Lock box, meet “glass case,” the fallback 30-day state budget Senate Republicans are ready to enact if they cannot agree on a two-year budget with House Democrats by midnight Tuesday.
Sen. Andy Hill, R-Redmond, says SB 6051 should not be needed because negotiators are close to breaking the stalemate over state revenues and spending that has dragged through one regular legislative session and two special sessions. “We will not shut down state government,” he said, as Gov. Jay Inslee must do absent a budget deal.
That would be unacceptable.
Thousands of people who depend on the state for vital assistance will not receive it, and thousands of state workers will not get paid. And Washington legislators would look as helpless as those in Washington, D.C.
SB 6051 is a necessary but troubling precaution that would maintain spending at current levels, set aside $33 million for firefighting and drought response, and assure payments on all state debt for the full year.
There has been movement on the biennial budget.
The version introduced Thursday adds some of the revenue House Democrats have been looking for by closing two tax loopholes and capturing more money from warehousers, yielding $126 million. It eliminates a $34 million raid on premium taxes now going to the Health Benefit Exchange, timely given the U.S. Supreme Court ruling Thursday that resolved questions regarding health insurance subsidies.
But it also sweeps up the remaining balance in the Life Sciences Discovery Fund, a move we oppose, and slurps $26 million in liquor excise taxes that would otherwise go to local governments.
Education and programs for children get extra dollops of funding.
The total comes to $38.2 billion for the biennium, just about what the Democrats are using in their budget and $4 billion more than in the current biennium.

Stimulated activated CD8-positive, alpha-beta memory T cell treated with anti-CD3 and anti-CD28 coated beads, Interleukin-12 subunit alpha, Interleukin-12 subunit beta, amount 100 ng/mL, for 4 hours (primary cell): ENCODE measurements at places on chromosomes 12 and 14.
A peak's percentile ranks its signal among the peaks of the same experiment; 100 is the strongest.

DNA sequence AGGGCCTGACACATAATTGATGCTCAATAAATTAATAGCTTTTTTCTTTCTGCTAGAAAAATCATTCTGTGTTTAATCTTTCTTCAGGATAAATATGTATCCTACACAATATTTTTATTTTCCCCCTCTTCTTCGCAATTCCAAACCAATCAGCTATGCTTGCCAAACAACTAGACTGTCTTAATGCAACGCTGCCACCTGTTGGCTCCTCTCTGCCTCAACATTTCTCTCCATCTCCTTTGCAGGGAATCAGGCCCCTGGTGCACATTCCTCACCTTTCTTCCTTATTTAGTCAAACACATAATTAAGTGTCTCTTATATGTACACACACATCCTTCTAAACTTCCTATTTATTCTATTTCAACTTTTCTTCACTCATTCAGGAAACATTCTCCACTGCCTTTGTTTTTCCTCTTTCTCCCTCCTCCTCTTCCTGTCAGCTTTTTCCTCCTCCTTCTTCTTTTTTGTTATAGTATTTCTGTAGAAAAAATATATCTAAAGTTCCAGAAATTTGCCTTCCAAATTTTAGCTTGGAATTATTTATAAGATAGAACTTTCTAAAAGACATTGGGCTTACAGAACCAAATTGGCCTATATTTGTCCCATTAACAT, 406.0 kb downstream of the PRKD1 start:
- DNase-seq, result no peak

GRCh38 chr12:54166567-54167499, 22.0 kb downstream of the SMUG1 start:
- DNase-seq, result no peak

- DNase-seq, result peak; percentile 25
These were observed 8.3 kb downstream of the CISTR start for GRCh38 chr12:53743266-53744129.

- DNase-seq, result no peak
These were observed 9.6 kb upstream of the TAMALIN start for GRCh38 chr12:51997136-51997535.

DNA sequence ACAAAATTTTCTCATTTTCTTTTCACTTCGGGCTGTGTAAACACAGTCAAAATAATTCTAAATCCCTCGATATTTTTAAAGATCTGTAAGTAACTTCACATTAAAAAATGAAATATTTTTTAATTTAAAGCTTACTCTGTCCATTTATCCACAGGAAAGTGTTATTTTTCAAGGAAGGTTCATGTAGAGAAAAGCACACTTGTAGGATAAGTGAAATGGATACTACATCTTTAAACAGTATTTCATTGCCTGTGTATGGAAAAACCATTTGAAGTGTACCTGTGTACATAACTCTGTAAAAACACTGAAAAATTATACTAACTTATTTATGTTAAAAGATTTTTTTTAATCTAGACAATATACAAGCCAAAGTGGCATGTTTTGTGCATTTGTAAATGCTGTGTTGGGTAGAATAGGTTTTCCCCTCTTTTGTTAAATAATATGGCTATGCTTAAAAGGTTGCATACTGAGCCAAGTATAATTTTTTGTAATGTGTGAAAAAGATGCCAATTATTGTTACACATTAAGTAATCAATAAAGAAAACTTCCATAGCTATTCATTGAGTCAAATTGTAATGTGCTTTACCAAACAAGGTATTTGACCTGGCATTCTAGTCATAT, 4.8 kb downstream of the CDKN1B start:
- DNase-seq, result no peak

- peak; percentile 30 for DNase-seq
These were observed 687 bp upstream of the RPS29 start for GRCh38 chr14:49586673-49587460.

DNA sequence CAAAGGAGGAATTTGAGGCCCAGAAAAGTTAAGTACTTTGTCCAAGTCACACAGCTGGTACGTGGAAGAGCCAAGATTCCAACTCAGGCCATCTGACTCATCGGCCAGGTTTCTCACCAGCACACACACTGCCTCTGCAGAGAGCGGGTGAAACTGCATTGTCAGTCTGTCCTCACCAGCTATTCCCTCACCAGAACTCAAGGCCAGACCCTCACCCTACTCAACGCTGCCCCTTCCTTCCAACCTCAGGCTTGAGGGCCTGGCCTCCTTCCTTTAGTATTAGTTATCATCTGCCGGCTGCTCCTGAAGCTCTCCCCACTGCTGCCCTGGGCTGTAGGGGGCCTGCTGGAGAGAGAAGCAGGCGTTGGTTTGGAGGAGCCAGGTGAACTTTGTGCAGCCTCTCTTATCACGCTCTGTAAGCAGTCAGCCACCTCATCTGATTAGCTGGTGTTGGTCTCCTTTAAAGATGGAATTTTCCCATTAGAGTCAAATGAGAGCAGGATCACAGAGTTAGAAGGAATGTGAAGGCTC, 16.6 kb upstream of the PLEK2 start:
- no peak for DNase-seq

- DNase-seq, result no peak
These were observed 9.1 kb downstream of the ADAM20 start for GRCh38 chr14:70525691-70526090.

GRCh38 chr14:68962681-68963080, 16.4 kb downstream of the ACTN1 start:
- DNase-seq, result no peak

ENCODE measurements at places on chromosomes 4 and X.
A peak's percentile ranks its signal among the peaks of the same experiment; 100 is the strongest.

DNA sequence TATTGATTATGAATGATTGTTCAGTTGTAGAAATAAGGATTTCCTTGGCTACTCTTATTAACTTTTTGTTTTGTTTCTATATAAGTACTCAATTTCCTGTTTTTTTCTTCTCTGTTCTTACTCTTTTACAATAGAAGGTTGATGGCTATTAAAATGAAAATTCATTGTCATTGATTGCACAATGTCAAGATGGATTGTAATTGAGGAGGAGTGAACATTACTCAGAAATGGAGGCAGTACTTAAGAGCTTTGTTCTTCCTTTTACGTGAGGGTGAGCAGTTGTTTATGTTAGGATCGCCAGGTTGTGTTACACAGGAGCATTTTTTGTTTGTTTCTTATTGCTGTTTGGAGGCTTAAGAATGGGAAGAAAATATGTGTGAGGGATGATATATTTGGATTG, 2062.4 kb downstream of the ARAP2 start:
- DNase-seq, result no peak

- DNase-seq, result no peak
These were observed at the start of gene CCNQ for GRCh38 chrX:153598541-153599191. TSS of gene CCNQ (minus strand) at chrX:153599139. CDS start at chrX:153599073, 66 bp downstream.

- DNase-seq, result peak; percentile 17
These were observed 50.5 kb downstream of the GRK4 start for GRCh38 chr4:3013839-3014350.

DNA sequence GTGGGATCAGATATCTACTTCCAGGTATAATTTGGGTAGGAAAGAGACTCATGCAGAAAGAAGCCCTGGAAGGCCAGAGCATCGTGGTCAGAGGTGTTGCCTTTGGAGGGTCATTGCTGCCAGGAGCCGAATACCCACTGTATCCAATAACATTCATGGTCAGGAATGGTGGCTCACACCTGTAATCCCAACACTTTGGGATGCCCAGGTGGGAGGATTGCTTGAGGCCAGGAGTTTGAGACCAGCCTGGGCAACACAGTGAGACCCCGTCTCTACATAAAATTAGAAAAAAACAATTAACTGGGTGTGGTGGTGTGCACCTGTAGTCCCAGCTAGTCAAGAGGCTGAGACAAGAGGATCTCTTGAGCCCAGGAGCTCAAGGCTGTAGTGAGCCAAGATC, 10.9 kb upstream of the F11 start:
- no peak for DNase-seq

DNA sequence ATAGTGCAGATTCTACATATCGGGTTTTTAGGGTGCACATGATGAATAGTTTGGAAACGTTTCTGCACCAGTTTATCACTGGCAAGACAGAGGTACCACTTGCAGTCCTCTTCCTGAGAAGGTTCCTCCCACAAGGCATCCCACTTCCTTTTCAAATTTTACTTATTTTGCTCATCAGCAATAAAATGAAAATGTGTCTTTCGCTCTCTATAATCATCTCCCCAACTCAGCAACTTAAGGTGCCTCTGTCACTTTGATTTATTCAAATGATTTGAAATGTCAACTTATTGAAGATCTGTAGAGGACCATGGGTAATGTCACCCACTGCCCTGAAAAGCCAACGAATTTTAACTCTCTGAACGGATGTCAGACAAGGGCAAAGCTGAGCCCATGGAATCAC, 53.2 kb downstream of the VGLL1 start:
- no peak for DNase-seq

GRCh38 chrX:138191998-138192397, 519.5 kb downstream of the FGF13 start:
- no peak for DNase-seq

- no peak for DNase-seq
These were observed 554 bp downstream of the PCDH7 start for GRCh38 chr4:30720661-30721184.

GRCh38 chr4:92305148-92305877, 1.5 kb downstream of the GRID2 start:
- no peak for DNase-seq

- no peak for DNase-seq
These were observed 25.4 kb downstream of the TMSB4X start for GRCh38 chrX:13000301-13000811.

As to the urgently needed transportation package, Gov. Jay Inslee on Monday submitted a new proposal to Senate and House committee leaders that offers to delay implementation of his low-carbon fuel program until 2018. In return, he wants assurances that investments in transit and other non-vehicular transportation are not killed by a GOP “poison pill.”
The Republican chairman of the Senate transportation committee, Curtis King, R-Yakima, responded with a letter praising Inslee’s willingness to negotiate but putting off clean fuels implementation until 2023. If the administration starts rulemaking for a fuel standard, the pill goes into effect. The response looks encouraging only in comparison with that of the House Democrats, who are not even talking to Republicans.
Meanwhile, more than 200 business and municipal leaders from all over the state are pleading for a deal that will gradually hike gasoline taxes by 11.7 cents per gallon, raising $15 billion that would fund a 16-year highway and bridge construction program.
If this does not get done, Inslee should call another special session, turn off the air conditioning in the Capitol and block any roads out not already paralyzed by traffic.
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